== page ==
(Agencies) - The United States lifted 20-year-old economic sanctions against Sudan on Friday, a U.S. official said
, citing progress on counter-terrorism and improvement on human rights.
In a move that completes a process begun by former President Barack Obama at the end of his tenure and which was opposed by human rights groups, President Donald Trump removed a U.S. trade embargo and other penalties that had effectively cut Sudan off from much of the global financial system.
The decision to lift the sanctions and end an economic embargo against Sudan comes after the Trump administration last month removed it from the list of countries whose citizens are subject to travel restrictions. Sudan was the only country that was removed.
The change reflects a strategy shift in how to bring about reforms in Sudan, where President Omar Hassan al-Bashir has clung to power since taking office in a military coup in 1989. Instead of relying solely on the punishment of sanctions, the new strategy is to use relief as an enticement to encourage more changes.
The sanctions relief also was part of a push to enlist more countries in an effort to isolate North Korea diplomatically. A State Department official said that while it was not an explicit condition, Washington told Khartoum that an “absolute, vital part of the relationship” going forward is full compliance with U.N. Security Council resolutions related to North Korea.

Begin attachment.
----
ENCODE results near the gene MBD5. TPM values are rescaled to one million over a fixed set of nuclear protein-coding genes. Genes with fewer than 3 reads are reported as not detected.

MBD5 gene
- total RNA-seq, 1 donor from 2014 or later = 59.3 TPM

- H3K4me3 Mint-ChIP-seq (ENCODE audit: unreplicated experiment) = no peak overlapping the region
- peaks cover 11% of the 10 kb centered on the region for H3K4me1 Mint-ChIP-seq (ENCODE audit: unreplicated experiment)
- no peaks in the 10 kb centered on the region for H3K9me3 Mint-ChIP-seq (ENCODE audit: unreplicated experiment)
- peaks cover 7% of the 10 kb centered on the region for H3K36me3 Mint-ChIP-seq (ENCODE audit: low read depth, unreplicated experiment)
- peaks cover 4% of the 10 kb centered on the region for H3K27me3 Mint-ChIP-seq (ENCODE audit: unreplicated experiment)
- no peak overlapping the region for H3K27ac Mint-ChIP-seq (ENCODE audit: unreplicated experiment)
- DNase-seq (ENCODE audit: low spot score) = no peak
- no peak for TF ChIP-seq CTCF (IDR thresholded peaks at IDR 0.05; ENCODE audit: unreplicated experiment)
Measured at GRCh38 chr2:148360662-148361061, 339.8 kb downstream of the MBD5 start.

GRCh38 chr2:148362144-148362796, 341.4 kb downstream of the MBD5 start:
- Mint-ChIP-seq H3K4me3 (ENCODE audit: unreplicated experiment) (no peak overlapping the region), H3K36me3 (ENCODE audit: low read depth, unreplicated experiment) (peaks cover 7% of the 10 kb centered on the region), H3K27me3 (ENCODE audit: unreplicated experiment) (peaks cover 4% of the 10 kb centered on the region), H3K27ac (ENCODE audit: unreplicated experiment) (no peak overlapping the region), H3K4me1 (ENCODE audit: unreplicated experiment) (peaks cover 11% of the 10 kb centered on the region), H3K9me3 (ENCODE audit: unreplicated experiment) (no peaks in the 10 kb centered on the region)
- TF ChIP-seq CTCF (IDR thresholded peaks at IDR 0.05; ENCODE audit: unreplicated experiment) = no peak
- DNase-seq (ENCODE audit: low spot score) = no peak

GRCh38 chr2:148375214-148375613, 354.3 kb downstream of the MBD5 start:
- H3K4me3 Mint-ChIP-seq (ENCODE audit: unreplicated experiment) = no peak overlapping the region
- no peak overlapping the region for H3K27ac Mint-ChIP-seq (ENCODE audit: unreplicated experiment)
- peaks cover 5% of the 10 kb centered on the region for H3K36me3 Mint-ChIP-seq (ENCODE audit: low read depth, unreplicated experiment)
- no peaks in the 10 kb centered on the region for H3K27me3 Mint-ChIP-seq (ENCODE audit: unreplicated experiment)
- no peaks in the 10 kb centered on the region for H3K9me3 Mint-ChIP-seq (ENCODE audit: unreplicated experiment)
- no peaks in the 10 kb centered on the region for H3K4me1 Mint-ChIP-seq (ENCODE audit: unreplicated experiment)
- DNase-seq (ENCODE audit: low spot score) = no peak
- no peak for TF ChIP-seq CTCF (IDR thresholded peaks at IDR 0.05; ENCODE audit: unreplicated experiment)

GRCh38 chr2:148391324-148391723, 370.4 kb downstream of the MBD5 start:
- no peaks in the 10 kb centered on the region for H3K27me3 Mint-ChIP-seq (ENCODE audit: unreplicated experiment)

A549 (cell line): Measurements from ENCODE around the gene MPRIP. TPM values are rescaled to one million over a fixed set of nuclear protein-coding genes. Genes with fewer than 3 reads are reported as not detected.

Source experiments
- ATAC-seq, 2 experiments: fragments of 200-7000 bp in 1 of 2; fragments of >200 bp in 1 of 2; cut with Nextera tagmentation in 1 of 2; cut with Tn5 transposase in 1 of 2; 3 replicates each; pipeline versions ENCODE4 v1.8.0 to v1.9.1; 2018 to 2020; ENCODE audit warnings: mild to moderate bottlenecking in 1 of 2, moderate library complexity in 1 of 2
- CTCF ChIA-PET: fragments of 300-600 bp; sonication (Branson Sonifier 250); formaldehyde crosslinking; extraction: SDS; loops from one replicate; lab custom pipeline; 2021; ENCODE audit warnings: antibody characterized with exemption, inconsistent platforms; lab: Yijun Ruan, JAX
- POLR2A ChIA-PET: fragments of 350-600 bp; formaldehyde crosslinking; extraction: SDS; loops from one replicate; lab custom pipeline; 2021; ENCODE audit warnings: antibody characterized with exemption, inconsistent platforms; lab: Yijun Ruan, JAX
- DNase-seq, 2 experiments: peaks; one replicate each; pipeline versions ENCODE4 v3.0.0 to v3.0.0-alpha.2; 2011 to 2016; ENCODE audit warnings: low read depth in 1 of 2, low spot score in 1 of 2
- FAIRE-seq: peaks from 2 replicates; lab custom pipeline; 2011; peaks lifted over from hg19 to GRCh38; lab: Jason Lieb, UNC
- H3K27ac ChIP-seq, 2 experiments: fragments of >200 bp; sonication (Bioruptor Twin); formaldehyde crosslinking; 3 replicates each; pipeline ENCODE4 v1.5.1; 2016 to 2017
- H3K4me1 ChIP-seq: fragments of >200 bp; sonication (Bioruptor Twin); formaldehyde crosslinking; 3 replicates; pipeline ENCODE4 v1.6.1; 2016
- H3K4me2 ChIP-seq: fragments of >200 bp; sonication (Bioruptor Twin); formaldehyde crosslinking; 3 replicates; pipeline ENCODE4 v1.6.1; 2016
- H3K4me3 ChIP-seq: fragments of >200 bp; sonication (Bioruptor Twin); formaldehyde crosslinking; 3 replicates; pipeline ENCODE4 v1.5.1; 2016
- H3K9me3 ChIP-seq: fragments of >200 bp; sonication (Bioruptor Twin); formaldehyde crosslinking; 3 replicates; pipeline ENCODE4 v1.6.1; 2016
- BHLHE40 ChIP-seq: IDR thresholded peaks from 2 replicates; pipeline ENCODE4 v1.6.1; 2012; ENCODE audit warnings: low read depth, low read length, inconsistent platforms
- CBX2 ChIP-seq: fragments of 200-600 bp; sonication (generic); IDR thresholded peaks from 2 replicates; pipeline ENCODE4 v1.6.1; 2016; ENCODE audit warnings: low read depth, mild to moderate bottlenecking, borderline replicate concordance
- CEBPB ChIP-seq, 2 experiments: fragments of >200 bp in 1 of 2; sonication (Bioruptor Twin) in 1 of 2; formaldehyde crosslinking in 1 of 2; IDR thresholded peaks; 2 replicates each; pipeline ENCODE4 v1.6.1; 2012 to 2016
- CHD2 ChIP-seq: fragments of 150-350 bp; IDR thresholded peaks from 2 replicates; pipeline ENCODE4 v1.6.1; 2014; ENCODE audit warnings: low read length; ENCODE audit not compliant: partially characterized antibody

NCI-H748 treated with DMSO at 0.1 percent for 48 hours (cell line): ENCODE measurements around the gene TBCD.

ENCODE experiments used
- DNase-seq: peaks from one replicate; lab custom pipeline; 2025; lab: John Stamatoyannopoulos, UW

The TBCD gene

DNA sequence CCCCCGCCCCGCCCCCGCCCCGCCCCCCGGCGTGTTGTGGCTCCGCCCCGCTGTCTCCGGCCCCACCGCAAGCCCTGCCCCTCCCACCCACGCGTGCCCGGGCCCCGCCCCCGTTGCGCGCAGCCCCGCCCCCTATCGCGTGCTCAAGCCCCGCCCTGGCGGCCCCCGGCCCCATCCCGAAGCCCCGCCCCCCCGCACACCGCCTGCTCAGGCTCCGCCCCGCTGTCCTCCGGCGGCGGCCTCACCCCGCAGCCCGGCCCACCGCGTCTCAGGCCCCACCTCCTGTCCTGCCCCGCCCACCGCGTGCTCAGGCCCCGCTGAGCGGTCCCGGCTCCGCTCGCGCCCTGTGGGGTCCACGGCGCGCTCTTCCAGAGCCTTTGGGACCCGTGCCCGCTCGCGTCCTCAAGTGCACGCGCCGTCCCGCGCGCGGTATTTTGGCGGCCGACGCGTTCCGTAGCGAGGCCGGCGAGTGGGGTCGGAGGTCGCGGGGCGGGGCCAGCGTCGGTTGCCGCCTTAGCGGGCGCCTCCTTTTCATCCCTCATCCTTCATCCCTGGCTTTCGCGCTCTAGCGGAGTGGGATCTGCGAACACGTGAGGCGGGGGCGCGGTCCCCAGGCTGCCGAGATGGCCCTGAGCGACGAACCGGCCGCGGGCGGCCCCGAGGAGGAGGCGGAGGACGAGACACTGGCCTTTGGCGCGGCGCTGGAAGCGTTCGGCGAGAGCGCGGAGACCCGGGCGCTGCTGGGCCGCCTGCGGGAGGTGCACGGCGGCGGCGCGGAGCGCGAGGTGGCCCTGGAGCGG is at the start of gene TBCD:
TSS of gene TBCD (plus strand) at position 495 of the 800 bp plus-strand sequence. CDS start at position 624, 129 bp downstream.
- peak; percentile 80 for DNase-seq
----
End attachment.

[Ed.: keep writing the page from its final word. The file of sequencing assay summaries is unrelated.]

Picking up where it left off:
The lifting of sanctions rescinds measures imposed in 1997 related to terrorism concerns and others put in place in 2006 in connection with the conflict in Darfur. The sanctions were temporarily eased in January just before President Barack Obama left office, citing the same progress the Trump administration noted. In July, President Trump extended the review for three months, angering the Sudanese who stopped some lower-level meetings with U.S. officials in retaliation, but maintained contacts between senior officials.
The State Department official said Sudan has cooperated in countering militants inside Sudan and throughout North Africa, by helping deter attempts by terrorists to transit through the country.
U.S. officials also have seen progress on the humanitarian front. The government has announced unilateral cease-fires in areas where the Sudanese army has been fighting rebels, and created more access for humanitarian aid to get to displaced civilians.
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